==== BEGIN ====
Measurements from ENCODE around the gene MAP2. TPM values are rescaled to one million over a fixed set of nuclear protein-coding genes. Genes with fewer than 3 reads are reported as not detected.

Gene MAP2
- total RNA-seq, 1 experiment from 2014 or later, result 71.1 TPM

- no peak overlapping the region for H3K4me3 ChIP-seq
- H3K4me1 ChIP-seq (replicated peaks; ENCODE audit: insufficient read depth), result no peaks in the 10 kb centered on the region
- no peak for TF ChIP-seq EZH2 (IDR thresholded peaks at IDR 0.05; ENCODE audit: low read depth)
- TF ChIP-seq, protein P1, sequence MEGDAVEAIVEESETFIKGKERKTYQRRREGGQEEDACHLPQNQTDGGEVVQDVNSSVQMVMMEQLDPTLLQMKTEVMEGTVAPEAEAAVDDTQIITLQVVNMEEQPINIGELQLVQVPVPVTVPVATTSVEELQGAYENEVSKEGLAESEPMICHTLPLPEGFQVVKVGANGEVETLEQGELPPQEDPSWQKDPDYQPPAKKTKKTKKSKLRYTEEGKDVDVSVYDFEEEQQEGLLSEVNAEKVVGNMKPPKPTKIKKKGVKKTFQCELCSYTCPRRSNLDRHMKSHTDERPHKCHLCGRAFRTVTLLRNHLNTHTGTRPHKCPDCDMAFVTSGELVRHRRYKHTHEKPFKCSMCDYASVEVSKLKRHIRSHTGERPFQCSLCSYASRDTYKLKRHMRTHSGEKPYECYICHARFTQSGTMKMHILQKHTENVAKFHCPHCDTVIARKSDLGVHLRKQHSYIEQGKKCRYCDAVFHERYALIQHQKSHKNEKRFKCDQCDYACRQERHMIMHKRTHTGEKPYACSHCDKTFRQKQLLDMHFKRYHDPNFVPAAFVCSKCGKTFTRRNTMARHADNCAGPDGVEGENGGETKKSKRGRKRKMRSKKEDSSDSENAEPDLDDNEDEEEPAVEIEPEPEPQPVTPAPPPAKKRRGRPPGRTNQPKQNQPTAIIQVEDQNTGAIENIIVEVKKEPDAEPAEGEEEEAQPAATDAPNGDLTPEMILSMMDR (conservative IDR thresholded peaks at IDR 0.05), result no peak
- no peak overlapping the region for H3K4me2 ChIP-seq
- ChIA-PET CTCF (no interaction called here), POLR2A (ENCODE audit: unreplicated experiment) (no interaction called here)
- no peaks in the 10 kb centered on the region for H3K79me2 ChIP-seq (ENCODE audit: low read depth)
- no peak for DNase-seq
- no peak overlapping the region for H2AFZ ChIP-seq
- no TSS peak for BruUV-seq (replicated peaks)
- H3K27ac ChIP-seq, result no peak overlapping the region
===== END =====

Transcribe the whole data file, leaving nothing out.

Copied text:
Measurements from ENCODE around the gene MAP2. TPM values are rescaled to one million over a fixed set of nuclear protein-coding genes. Genes with fewer than 3 reads are reported as not detected.

Gene MAP2
- total RNA-seq, 1 experiment from 2014 or later, result 71.1 TPM

- no peak overlapping the region for H3K4me3 ChIP-seq
- H3K4me1 ChIP-seq (replicated peaks; ENCODE audit: insufficient read depth), result no peaks in the 10 kb centered on the region
- no peak for TF ChIP-seq EZH2 (IDR thresholded peaks at IDR 0.05; ENCODE audit: low read depth)
- TF ChIP-seq, protein P1, sequence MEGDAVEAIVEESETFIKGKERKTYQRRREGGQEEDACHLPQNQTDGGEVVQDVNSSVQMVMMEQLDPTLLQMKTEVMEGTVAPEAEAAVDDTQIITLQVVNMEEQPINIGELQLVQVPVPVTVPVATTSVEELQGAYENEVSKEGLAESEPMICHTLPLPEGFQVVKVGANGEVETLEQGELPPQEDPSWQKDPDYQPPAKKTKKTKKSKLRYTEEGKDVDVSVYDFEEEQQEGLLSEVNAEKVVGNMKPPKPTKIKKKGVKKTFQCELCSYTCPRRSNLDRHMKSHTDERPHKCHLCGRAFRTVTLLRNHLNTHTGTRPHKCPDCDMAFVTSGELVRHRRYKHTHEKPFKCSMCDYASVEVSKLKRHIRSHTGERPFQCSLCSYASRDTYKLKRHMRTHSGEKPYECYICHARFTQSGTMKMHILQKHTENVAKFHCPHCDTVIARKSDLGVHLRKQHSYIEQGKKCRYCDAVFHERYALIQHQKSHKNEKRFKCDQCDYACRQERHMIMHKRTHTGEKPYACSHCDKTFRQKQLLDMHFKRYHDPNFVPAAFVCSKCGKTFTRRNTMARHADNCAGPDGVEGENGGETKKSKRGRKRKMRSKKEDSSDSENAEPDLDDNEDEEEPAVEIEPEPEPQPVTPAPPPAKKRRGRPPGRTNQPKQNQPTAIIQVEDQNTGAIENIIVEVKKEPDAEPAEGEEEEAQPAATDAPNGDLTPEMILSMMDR (conservative IDR thresholded peaks at IDR 0.05), result no peak
- no peak overlapping the region for H3K4me2 ChIP-seq
- ChIA-PET CTCF (no interaction called here), POLR2A (ENCODE audit: unreplicated experiment) (no interaction called here)
- no peaks in the 10 kb centered on the region for H3K79me2 ChIP-seq (ENCODE audit: low read depth)
- no peak for DNase-seq
- no peak overlapping the region for H2AFZ ChIP-seq
- no TSS peak for BruUV-seq (replicated peaks)
- H3K27ac ChIP-seq, result no peak overlapping the region